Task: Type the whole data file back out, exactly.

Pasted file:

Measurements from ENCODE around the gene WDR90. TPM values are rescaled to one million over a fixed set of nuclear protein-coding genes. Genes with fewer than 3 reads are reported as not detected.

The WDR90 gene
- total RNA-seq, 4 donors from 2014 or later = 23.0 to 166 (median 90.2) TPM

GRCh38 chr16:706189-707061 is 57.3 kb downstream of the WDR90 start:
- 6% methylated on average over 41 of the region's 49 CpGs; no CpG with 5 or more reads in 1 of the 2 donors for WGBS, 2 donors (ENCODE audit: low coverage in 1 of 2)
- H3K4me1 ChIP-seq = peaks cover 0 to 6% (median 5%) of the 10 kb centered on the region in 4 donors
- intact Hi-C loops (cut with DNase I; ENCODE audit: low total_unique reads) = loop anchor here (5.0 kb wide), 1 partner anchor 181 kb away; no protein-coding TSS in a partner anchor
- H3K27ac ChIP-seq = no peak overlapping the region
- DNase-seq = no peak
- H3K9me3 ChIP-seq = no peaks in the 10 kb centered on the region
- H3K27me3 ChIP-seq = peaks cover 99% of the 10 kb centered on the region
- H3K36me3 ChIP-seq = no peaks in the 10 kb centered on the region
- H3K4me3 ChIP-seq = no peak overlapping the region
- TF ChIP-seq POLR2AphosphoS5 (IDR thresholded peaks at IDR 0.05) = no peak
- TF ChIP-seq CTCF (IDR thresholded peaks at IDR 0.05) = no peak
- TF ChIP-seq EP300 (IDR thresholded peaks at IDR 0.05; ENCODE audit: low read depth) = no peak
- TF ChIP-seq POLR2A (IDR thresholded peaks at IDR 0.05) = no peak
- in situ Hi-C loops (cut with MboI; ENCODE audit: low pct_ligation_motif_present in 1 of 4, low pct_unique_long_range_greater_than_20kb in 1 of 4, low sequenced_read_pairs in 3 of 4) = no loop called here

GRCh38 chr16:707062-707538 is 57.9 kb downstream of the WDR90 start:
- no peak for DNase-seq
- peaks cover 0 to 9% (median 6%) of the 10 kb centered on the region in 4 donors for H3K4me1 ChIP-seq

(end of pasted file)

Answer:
Measurements from ENCODE around the gene WDR90. TPM values are rescaled to one million over a fixed set of nuclear protein-coding genes. Genes with fewer than 3 reads are reported as not detected.

The WDR90 gene
- total RNA-seq, 4 donors from 2014 or later = 23.0 to 166 (median 90.2) TPM

GRCh38 chr16:706189-707061 is 57.3 kb downstream of the WDR90 start:
- 6% methylated on average over 41 of the region's 49 CpGs; no CpG with 5 or more reads in 1 of the 2 donors for WGBS, 2 donors (ENCODE audit: low coverage in 1 of 2)
- H3K4me1 ChIP-seq = peaks cover 0 to 6% (median 5%) of the 10 kb centered on the region in 4 donors
- intact Hi-C loops (cut with DNase I; ENCODE audit: low total_unique reads) = loop anchor here (5.0 kb wide), 1 partner anchor 181 kb away; no protein-coding TSS in a partner anchor
- H3K27ac ChIP-seq = no peak overlapping the region
- DNase-seq = no peak
- H3K9me3 ChIP-seq = no peaks in the 10 kb centered on the region
- H3K27me3 ChIP-seq = peaks cover 99% of the 10 kb centered on the region
- H3K36me3 ChIP-seq = no peaks in the 10 kb centered on the region
- H3K4me3 ChIP-seq = no peak overlapping the region
- TF ChIP-seq POLR2AphosphoS5 (IDR thresholded peaks at IDR 0.05) = no peak
- TF ChIP-seq CTCF (IDR thresholded peaks at IDR 0.05) = no peak
- TF ChIP-seq EP300 (IDR thresholded peaks at IDR 0.05; ENCODE audit: low read depth) = no peak
- TF ChIP-seq POLR2A (IDR thresholded peaks at IDR 0.05) = no peak
- in situ Hi-C loops (cut with MboI; ENCODE audit: low pct_ligation_motif_present in 1 of 4, low pct_unique_long_range_greater_than_20kb in 1 of 4, low sequenced_read_pairs in 3 of 4) = no loop called here

GRCh38 chr16:707062-707538 is 57.9 kb downstream of the WDR90 start:
- no peak for DNase-seq
- peaks cover 0 to 9% (median 6%) of the 10 kb centered on the region in 4 donors for H3K4me1 ChIP-seq